EV battery electrochemical reaction revealed by Nanoscale study

August 05, 2014 // By Paul Buckley
Scientists at the U.S. Department of Energy's Brookhaven National Laboratory have revealed new insights into why fast charging inhibits lithium iron phosphate's performance during electrochemical reactions in a common electric vehicle battery.

The study also provides the first direct experimental evidence to support a particular model of the electrochemical reaction. The results, published August 4, 2014, in Nature Communications, could provide help battery makers to optimize materials for faster-charging batteries with higher capacity.

"Our work was focused on developing a method to track structural and electrochemical changes at the nanoscale as the battery material was charging," said Brookhaven physicist Jun Wang, who led the research. The group was interested in chemically mapping what happens in lithium iron phosphate - a material commonly used in the cathode, or positive electrode, of electrical vehicle batteries - as the battery charged. "We wanted to catch and monitor the phase transformation that takes place in the cathode as lithium ions move from the cathode to the anode," she said.

Getting as many lithium ions as possible to move from cathode to anode through this process, known as delithiation, is the key to recharging the battery to its fullest capacity so it will be able to provide power for the longest possible period of time. Understanding the subtle details of why that doesn't always happen could ultimately lead to ways to improve battery performance, enabling electric vehicles to travel farther before needing to be recharged.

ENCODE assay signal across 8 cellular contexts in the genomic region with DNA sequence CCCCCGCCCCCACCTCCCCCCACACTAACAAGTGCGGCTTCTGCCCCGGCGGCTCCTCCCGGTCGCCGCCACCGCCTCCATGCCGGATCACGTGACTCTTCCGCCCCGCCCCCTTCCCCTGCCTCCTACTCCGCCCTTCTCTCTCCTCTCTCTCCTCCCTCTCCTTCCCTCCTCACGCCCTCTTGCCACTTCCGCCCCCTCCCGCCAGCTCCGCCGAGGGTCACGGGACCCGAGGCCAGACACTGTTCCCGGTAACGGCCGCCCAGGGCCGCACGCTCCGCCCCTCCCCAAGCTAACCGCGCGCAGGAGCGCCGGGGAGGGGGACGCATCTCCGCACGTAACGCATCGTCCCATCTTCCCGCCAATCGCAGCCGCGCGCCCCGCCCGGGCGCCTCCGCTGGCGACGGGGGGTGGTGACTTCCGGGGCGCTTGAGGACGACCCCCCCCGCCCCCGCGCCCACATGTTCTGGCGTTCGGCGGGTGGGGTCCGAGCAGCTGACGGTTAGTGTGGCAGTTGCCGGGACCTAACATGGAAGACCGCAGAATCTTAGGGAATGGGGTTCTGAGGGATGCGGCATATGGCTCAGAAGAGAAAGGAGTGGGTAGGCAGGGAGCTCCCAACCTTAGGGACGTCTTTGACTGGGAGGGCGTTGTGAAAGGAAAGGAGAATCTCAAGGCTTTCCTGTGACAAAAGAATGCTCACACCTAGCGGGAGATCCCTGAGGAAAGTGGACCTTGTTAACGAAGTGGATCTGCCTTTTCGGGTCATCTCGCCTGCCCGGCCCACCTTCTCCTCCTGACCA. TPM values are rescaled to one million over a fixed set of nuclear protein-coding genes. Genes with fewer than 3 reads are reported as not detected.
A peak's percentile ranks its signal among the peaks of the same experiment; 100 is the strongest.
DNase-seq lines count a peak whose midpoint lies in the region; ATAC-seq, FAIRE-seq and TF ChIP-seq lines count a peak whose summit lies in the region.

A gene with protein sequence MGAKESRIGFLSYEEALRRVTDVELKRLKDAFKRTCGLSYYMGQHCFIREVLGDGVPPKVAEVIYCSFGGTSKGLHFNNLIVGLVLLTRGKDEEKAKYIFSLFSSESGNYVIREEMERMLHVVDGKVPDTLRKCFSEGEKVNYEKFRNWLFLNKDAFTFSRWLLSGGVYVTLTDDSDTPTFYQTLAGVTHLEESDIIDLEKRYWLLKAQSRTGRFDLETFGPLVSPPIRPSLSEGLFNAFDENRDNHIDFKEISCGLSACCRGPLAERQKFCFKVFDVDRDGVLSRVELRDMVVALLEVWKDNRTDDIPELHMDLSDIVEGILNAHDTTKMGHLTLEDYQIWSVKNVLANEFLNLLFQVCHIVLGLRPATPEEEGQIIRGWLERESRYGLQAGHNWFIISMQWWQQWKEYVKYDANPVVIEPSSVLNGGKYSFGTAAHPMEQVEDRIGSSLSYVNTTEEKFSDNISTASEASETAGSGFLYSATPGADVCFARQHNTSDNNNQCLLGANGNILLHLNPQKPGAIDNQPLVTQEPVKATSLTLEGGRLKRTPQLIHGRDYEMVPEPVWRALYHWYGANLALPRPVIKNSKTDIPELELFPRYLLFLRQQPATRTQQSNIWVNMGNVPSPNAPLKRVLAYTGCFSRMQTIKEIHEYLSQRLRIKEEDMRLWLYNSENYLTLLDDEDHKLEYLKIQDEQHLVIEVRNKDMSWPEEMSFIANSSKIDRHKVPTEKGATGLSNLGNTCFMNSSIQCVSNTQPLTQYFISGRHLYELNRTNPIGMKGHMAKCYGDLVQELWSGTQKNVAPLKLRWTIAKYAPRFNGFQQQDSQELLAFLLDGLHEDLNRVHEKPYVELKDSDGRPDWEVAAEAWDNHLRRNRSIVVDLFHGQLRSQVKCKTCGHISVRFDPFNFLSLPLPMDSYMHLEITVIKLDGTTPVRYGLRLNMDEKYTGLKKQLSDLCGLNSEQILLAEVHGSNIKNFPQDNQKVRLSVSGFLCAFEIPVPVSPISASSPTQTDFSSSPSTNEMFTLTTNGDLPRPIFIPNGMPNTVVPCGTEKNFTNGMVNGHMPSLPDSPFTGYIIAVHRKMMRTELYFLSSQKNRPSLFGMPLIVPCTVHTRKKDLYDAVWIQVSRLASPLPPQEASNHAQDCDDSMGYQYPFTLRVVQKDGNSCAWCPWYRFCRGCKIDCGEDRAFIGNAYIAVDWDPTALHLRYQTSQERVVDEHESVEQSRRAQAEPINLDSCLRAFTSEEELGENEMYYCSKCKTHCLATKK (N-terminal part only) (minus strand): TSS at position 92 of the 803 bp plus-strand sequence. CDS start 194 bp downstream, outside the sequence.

In operando 2D chemical mapping of multi particle lithium iron phosphate cathode during fast charging (top to bottom). The called-out close-up frame shows that as the sample charges, some regions become completely delithiated (green) while others remain completely lithiated (red). This inhomogeneity results in a lower overall battery capacity than can be attained with slower charging, where delithiation occurs more evenly throughout the electrode.

Many previous methods used to analyze such battery materials have produced data that average out effects over the entire electrode. These methods lack the spatial resolution needed for chemical mapping or nanoscale imaging, and are likely to overlook possible small-scale effects and local differences within the sample, Wang